Only 64 percent of millennials actually pay for cable, while 26 percent have never had pay TV, according to a USA Today study from last December. It should be noted that USA Today considered millennials adults age 18-29 as opposed to 18-34, but the bottom line is that young people watch less TV than their parents.

Also Read: Anthony Bourdain Says No to Dining with Donald Trump: ‘Absolutely F–ing Not’ (Exclusive)

It appears the youngsters who actually spring for cable flock to CNN. During primetime, the network averaged 109,000 millennial-aged viewers, outpacing Fox News’ 89,000 and more than doubling MSNBC’s 49,000. CNN grew 106 percent among millennials during primetime, while Fox News and MSNBC’s growth was at less than 50 percent.

CNN and its cable news rivals have additional competition to deal with nowadays. Voters can receive information on their phones, and various streaming services provide extensive election coverage. The Young Turks’ YouTube page has over three million subscribers, while CNN’s YouTube page has 1.6 million.

The Pew Research Center recently noted that baby boomers and previous generations dominated every presidential election since 1980, but Generation X eligible voters and millennials will be more important than ever when it comes to deciding the next president and could “mark the beginning of a new era for U.S. presidential elections.”

Also Read: Why HLN’s Robin Meade Isn’t Celebrating Her Work Anniversary

Pew also noted that Millennials’ views of national news media have grown more negative, with only 27 percent of the youngest demographic of voters claiming the news has a positive impact — but at least they’re watching.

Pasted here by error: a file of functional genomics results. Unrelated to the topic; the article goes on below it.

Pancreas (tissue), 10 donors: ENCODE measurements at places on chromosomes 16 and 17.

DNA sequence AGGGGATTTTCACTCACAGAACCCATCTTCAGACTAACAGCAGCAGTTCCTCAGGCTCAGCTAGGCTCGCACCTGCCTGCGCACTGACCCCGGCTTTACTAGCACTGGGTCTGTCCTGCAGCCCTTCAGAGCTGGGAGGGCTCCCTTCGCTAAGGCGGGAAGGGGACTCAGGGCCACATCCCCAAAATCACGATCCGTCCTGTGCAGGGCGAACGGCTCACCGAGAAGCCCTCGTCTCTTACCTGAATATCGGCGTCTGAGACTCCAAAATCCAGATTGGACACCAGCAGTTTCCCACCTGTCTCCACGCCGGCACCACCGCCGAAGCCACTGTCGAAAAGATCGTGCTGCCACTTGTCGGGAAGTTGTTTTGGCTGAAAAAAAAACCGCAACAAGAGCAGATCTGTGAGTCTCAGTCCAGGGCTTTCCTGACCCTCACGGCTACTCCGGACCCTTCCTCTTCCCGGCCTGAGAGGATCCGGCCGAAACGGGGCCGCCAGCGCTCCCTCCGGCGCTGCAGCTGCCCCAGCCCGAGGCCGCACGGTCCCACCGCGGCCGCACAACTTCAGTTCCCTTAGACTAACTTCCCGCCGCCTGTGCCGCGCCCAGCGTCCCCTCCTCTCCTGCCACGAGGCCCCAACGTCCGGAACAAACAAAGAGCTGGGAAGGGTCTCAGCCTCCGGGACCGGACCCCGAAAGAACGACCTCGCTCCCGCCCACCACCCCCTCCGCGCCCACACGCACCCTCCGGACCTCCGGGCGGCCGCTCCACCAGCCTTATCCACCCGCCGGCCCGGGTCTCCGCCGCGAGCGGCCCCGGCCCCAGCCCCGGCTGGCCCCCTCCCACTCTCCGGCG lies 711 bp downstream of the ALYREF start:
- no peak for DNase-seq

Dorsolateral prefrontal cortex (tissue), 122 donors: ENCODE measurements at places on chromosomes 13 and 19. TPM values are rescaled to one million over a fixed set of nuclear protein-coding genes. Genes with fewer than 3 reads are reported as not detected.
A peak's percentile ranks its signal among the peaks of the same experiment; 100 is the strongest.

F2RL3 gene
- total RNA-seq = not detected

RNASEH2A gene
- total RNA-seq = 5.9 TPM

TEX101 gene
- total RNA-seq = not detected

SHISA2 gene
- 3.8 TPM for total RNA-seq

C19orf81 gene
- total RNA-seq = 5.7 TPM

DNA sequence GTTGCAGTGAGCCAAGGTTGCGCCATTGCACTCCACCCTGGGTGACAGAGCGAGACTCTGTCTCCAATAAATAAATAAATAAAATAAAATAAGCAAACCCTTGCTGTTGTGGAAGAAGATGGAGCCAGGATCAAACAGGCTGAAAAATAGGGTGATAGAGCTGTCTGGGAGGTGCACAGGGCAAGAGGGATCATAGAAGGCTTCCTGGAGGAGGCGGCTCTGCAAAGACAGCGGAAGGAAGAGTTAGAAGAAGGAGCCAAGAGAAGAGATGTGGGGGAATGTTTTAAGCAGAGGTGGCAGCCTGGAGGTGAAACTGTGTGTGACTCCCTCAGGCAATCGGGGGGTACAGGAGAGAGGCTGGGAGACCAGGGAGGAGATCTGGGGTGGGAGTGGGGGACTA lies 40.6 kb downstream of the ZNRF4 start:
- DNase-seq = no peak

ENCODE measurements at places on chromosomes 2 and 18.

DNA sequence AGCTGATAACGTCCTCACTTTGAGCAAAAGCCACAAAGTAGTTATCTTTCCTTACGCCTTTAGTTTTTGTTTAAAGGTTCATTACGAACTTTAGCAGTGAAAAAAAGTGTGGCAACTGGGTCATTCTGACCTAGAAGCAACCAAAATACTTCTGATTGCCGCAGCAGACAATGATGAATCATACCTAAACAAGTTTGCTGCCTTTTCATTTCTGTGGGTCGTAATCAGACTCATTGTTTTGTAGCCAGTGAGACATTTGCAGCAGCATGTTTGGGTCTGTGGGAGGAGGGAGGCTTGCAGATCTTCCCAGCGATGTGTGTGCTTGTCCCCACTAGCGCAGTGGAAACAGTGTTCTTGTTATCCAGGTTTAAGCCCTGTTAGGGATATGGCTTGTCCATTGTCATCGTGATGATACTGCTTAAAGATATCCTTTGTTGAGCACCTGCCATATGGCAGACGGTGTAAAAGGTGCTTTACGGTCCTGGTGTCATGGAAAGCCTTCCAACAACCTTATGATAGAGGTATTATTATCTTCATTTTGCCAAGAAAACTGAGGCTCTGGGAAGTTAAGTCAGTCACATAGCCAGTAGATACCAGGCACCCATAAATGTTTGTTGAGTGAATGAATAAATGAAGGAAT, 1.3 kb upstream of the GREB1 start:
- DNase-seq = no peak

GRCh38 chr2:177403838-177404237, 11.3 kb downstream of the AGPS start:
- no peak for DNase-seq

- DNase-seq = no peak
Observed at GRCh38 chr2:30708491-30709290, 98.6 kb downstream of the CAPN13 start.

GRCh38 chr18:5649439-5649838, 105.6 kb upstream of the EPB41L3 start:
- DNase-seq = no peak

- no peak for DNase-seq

Millennials aren’t the only people watching CNN. The network finished the week of Oct. 10-16 as the third most-watched network in all of cable, behind only Fox News and Nickelodeon.

Related stories from TheWrap:

Cable Ratings: Only ESPN Tops Fox News, CNN in Primetime

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Millennials might not watch as much cable news as their parents, but when they do, the majority of adults age 18-34 prefer CNN over rivals Fox News and MSNBC.

Among that group, CNN has dominated the election cycle, averaging 50,000 millennial-aged viewers compared to 39,000 for Fox News and 28,000 for MSNBC from July 2015 through Oct. 4, 2016. CNN’s millennial audience grew 52 percent over that time period, with Fox News’ growth at 22 percent and MSNBC’s at 17 percent.

Only 64 percent of millennials actually pay for cable, while 26 percent have never had pay TV, according to a USA Today study from last December. It should be noted that USA Today considered millennials adults age 18-29 as opposed to 18-34, but the bottom line is that young people watch less TV than their parents.

It appears the youngsters who actually spring for cable flock to CNN. During primetime, the network averaged 109,000 millennial-aged viewers, outpacing Fox News’ 89,000 and more than doubling MSNBC’s 49,000. CNN grew 106 percent among millennials during primetime, while Fox News and MSNBC’s growth was at less than 50 percent.

CNN and its cable news rivals have additional competition to deal with nowadays. Voters can receive information on their phones, and various streaming services provide extensive election coverage. The Young Turks’ YouTube page has over three million subscribers, while CNN’s YouTube page has 1.6 million.

The Pew Research Center recently noted that baby boomers and previous generations dominated every presidential election since 1980, but Generation X eligible voters and millennials will be more important than ever when it comes to deciding the next president and could “mark the beginning of a new era for U.S. presidential elections.”

Pew also noted that Millennials’ views of national news media have grown more negative, with only 27 percent of the youngest demographic of voters claiming the news has a positive impact — but at least they’re watching.

Millennials aren’t the only people watching CNN. The network finished the week of Oct. 10-16 as the third most-watched network in all of cable, behind only Fox News and Nickelodeon.

Related stories from TheWrap:

Cable Ratings: Only ESPN Tops Fox News, CNN in Primetime

Debate Ratings: CNN Dominates Fox News, MSNBC With 11.2 Million Viewers

Anderson Cooper's New CNN Deal Takes Him Out of Running for 'Live with Kelly'